Film reviews, news & interviews
Angelina Jolie carries this re-visited Disney classic. She is the flying buttress that supports the old story told anew, as commanding as the nuclear green energy she emits into the stratosphere and as striking as any original drawing may have been.While the famous curse scene is as honest an homage as it could be to the original animation, Maleficent draws upon the backstory of the supposedly evil villain from Sleeping Beauty. A woman mistreated and exacting her revenge, Jolie's powerfully...
The Jimi Hendrix redux directed by John Ridley, Oscar-winning scriptwriter of 12 Years A Slave (and the underrated Undercover Brother, among others), was highly anticipated - especially as this take on the great guitarist’s life would not, apparently, feature any hits.Although this sounded like a deliberate plan, one suspects Ridley was hampered by a perennial film budgeting problem: soundtracks cost a lot. So, no greatest hits but snippets of covers work perfectly well to tell the story of...
England was movie-mad long before the US. Contrary to appearances in a Hollywood-dominated world, the celluloid film process was patented in London in 1890 and by 1905 minute-long films of news and horse-racing were being made and shown widely in purpose-built cinemas, with added sound. The race to set up a film industry, though, was swiftly won by the entrepreneurial Americans, attracting eager new UK talents like Charlie Chaplin. However, it was a British film that in 1925 was the world's first in-flight movie, and soon the arrival of young suspense genius Alfred Hitchcock and a new legal requirement for a "quota" of British film in cinemas assisted a golden age for UK film. Under the leadership of Alexander Korda's London Films, Hitchcock's Blackmail (1929) is considered the first true sound movie, documentary techniques developed and the first Technicolor movies were made.
Brief_EncounterWhen war intervened, British filmmakers turned effectively to lean, effective propaganda documentaries and heroic, studio-based war-films. After Hitchcock too left for Hollywood, David Lean launched into an epic career with Brief Encounter (pictured), Powell and Pressburger took up the fantasy mantle with The Red Shoes, while Carol Reed created Anglo films noirs such as The Third Man. Fifties tastes were more domestic, with Ealing comedies succeeded by Hammer horror and Carry-Ons; and more challenging in the Sixties, with New Wave films about sex and class by Lindsay Anderson, Joseph Losey and Tony Richardson. But it was Sixties British escapism which finally went global: the Bond films, Lean's Dr Zhivago, Mary Poppins and The Sound of Music made Sean Connery, Julie Christie and Julie Andrews Hollywood's top stars.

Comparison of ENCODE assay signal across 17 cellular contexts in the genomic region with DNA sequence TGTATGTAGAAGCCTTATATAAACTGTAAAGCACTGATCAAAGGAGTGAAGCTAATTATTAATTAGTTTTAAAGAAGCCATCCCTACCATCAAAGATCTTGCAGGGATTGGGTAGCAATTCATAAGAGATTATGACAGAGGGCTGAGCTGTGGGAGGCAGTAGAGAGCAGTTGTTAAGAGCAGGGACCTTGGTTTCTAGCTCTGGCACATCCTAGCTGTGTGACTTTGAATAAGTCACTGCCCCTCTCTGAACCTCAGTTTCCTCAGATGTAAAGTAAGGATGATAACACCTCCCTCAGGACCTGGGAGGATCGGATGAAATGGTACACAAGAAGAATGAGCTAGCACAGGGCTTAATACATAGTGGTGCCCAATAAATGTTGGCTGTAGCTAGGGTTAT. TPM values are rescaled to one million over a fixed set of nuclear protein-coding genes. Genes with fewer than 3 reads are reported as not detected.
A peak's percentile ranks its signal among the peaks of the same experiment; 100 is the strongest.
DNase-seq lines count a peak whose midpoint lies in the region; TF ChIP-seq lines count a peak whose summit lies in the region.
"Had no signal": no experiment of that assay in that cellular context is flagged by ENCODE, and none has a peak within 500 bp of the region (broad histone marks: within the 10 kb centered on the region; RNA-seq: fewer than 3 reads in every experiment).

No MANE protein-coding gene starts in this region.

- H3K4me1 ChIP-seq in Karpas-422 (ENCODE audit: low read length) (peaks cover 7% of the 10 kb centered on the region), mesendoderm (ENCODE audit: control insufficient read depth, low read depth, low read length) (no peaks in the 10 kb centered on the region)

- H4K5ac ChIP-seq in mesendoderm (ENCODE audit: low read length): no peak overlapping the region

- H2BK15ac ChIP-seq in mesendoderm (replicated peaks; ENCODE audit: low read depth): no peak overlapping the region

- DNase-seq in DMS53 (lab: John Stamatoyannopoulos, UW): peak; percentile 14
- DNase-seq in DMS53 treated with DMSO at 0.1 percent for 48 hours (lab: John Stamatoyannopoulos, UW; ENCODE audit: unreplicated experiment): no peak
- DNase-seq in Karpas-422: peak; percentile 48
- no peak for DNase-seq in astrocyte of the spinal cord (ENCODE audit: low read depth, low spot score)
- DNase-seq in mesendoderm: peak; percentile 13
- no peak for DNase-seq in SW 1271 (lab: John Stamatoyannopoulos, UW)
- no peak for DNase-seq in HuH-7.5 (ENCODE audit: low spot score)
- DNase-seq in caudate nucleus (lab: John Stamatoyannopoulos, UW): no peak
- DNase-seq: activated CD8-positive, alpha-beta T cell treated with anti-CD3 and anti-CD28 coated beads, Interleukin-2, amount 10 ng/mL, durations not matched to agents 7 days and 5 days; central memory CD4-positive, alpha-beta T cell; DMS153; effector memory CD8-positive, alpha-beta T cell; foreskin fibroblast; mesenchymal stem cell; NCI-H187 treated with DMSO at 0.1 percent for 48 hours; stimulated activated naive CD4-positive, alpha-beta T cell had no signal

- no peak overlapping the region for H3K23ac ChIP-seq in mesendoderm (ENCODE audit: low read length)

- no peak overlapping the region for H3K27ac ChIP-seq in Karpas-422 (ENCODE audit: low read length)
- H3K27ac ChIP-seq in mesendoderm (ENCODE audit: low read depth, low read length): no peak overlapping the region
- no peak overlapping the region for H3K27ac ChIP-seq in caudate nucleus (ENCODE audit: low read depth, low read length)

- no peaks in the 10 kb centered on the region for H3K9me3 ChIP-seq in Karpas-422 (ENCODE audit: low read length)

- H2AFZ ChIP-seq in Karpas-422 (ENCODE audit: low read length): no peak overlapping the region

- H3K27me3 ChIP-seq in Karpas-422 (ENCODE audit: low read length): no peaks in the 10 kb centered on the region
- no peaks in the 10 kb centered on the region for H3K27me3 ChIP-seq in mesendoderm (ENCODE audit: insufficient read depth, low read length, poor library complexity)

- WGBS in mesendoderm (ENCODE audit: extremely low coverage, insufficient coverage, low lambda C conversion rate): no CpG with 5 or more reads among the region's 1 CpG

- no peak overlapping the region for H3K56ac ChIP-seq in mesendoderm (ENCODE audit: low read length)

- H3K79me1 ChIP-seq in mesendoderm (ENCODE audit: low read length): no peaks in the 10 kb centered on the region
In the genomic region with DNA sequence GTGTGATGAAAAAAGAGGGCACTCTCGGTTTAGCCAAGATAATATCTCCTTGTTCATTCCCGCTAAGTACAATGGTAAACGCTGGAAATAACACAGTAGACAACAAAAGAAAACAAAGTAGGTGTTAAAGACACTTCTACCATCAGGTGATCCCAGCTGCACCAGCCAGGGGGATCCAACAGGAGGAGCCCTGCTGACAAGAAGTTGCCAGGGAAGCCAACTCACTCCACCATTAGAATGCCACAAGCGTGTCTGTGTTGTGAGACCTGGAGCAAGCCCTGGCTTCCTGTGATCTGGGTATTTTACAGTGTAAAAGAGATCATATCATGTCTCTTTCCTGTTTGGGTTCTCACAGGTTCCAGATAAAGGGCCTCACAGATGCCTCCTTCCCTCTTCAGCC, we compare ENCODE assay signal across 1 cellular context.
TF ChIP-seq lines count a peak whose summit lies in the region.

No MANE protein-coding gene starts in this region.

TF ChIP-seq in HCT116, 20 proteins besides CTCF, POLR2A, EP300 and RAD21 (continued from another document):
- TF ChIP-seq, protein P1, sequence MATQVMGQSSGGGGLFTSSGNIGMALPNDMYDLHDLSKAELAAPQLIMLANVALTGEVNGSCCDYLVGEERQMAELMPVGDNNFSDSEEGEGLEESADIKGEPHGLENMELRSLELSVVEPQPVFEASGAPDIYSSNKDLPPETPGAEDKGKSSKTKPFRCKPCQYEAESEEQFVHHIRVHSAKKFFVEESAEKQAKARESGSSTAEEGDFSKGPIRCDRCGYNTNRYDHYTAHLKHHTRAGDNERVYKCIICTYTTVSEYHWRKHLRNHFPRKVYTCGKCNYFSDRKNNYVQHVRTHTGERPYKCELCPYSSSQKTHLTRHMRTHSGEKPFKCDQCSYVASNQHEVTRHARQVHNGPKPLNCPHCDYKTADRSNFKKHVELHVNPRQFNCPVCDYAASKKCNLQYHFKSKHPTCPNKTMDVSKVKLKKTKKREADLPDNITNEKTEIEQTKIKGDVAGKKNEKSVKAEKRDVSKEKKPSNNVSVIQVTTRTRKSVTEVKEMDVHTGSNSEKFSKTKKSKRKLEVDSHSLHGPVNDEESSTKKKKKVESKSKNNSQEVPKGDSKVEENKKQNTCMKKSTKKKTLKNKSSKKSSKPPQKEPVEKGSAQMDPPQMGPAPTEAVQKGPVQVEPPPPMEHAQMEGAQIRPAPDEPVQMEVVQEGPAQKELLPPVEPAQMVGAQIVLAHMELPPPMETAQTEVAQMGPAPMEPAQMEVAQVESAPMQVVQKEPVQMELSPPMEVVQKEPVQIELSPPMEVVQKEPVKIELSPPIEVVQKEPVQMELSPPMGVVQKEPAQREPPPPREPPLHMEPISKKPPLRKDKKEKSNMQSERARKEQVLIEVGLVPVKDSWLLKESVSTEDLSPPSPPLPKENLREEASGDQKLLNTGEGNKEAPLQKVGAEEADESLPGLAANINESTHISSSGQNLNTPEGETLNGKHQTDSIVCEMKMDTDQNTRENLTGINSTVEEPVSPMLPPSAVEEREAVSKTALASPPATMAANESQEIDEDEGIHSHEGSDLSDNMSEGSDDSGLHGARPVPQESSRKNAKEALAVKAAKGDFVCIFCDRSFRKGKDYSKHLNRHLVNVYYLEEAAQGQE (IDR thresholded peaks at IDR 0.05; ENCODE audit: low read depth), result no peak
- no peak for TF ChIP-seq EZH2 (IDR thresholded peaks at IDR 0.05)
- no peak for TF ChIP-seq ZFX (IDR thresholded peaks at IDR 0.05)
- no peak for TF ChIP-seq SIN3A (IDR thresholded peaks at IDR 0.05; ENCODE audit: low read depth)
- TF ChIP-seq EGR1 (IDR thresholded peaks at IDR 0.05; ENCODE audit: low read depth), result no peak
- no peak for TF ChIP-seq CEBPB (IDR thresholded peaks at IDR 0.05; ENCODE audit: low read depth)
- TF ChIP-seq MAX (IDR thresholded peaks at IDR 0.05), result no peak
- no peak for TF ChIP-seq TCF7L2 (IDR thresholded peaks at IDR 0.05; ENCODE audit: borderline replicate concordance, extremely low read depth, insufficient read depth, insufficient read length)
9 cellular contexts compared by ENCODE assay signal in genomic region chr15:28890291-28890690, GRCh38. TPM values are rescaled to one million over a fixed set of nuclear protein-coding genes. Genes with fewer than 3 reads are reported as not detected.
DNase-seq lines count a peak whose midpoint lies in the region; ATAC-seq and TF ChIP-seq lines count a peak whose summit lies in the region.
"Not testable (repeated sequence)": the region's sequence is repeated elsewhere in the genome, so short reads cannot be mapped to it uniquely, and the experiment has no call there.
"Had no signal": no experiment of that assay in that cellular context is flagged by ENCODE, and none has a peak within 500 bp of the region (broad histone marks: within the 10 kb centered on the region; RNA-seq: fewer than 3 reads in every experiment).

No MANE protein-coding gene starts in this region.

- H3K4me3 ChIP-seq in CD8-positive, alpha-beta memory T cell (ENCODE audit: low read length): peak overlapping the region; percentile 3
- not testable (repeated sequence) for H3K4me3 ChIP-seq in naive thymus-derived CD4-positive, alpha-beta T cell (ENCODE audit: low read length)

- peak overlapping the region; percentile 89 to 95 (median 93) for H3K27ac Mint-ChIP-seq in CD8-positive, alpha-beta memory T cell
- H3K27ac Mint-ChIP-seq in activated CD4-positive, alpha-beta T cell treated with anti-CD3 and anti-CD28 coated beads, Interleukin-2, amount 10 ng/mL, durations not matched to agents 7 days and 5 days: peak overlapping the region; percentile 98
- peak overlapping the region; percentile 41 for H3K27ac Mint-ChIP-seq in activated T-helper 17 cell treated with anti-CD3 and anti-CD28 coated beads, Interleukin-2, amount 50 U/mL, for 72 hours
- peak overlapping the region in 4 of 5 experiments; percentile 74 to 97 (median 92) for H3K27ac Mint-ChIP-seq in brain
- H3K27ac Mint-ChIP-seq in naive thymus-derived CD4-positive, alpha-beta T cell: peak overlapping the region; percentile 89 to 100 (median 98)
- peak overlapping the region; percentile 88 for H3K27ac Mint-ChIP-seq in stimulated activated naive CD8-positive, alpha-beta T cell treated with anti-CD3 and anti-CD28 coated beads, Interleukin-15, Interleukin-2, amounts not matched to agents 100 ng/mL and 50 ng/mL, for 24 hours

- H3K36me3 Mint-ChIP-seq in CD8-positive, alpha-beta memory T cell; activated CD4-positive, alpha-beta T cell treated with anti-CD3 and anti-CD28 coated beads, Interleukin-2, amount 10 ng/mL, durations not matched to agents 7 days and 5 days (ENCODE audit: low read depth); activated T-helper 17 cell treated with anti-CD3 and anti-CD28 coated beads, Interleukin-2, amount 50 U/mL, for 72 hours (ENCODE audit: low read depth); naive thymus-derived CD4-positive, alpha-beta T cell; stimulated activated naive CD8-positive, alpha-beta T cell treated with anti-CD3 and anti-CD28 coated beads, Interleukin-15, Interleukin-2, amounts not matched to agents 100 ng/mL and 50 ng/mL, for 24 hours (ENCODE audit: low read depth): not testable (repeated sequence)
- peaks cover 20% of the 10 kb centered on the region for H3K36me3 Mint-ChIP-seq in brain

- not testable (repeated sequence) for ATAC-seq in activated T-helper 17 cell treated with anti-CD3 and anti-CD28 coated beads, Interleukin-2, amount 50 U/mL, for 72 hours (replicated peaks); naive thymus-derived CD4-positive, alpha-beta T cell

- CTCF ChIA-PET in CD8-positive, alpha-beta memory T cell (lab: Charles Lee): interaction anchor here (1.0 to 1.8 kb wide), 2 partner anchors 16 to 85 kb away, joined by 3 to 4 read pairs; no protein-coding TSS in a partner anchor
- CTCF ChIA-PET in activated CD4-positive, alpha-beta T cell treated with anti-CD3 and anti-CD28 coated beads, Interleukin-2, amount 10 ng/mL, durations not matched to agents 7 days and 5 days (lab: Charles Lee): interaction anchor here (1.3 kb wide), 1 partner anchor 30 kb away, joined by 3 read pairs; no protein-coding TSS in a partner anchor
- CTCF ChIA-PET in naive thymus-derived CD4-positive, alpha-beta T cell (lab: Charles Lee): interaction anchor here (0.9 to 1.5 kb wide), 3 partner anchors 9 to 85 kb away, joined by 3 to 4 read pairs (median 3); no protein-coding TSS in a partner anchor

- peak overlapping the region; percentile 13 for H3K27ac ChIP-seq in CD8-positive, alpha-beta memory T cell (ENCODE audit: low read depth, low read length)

In the 1970s, recession and the TV boom undermined cinema-going and censorship changes brought controversy: a British porn boom and scandals over The Devils, Straw Dogs and A Clockwork Orange. While Hollywood fielded Spielberg, Coppola and Scorsese epics, Britain riposted with The Killing Fields, Chariots of Fire and Gandhi, but 1980s recession dealt a sharp blow to British cinema, and the Rank Organisation closed, after more than half a century. However more recently social comedies such as Four Weddings and a Funeral and The Full Monty, and royal dramas such as The Queen and The King's Speech have enhanced British reputation for wit, social observation and character acting.
As more films are globally co-produced, the success of British individual talents has come to outweigh the modest showing of the industry itself. Every week The Arts Desk reviews latest releases as well as leading international film festivals, and features in-depth career interviews with leading stars. Its writers include Jasper Rees, Graham Fuller, Anne Billson, Nick Hasted, Alexandra Coghlan, Veronica Lee, Emma Simmonds, Adam Sweeting and Matt Wolf
Subscribe to theartsdesk.com
Thank you for continuing to read our work on theartsdesk.com. For unlimited access to every article in its entirety, including our archive of more than 7,000 pieces, we're asking for £2.95 per month or £25 per year. We feel it's a very good deal, and hope you do too.
To take an annual subscription now simply click here.
And if you're looking for that extra gift for a friend or family member, why not treat them to a theartsdesk.com gift subscription?
latest in Today
Fugitive beauty in late Strauss masterpiece
Baroque keyboard suites and Soviet violin music
This old Cat learns some new tricks
Adoring Gaga fans rewarded with show of multifaceted brilliance
The alternative Poet Laureate and National Treasure hits the road
Thomas J Mayer heads stellar cast in showy performance of Berg's maste...
The heavyweight German artist inaugurates prestigious blue-chip gallery in...
The desperate fate of addicts and outcasts is given bracingly humorous trea...
A clever twist on dungeon adventuring that mostly works
Tony-winning Broadway export is well-sung but unoriginal
Four brilliant players need a stage director, but still electrify in Beetho...
Intriguing taster gig suggests successful reunion is on the way
David Ayer and Brad Pitt take the war film by the scruff of the neck
Eerie enviromental dystopias and hair-raising misanthropic rages
A disappointing cliché-fest from the LA hard rockers
Engaging series about portraiture in action captures subjects at a crossroa...